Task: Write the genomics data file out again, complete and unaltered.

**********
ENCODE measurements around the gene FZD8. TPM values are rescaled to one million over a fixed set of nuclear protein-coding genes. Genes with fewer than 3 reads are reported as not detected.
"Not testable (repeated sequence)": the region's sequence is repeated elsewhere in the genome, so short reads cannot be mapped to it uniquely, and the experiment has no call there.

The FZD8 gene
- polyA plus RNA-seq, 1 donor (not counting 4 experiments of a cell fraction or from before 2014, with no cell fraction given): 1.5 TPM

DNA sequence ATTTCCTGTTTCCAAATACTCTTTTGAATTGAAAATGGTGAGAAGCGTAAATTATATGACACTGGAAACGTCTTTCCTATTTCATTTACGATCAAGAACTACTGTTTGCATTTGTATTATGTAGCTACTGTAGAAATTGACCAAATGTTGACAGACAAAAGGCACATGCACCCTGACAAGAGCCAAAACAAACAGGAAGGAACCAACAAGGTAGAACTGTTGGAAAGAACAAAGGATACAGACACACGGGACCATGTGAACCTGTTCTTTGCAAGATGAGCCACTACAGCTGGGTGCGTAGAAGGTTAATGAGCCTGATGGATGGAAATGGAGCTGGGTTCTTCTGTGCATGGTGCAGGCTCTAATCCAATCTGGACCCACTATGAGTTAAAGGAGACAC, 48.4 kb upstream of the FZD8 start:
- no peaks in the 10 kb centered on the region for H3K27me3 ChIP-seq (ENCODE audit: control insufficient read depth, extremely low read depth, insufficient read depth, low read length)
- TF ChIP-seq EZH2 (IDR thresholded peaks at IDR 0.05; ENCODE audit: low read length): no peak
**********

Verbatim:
ENCODE measurements around the gene FZD8. TPM values are rescaled to one million over a fixed set of nuclear protein-coding genes. Genes with fewer than 3 reads are reported as not detected.
"Not testable (repeated sequence)": the region's sequence is repeated elsewhere in the genome, so short reads cannot be mapped to it uniquely, and the experiment has no call there.

The FZD8 gene
- polyA plus RNA-seq, 1 donor (not counting 4 experiments of a cell fraction or from before 2014, with no cell fraction given): 1.5 TPM

DNA sequence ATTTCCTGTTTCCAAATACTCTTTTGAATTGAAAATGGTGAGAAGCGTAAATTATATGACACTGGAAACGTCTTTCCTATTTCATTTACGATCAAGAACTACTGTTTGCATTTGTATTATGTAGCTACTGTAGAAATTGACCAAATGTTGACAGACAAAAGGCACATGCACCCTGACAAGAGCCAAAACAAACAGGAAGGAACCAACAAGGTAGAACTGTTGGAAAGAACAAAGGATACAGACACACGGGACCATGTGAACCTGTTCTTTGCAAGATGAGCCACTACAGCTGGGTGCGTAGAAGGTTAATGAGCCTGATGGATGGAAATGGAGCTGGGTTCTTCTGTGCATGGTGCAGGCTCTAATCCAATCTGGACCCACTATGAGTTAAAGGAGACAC, 48.4 kb upstream of the FZD8 start:
- no peaks in the 10 kb centered on the region for H3K27me3 ChIP-seq (ENCODE audit: control insufficient read depth, extremely low read depth, insufficient read depth, low read length)
- TF ChIP-seq EZH2 (IDR thresholded peaks at IDR 0.05; ENCODE audit: low read length): no peak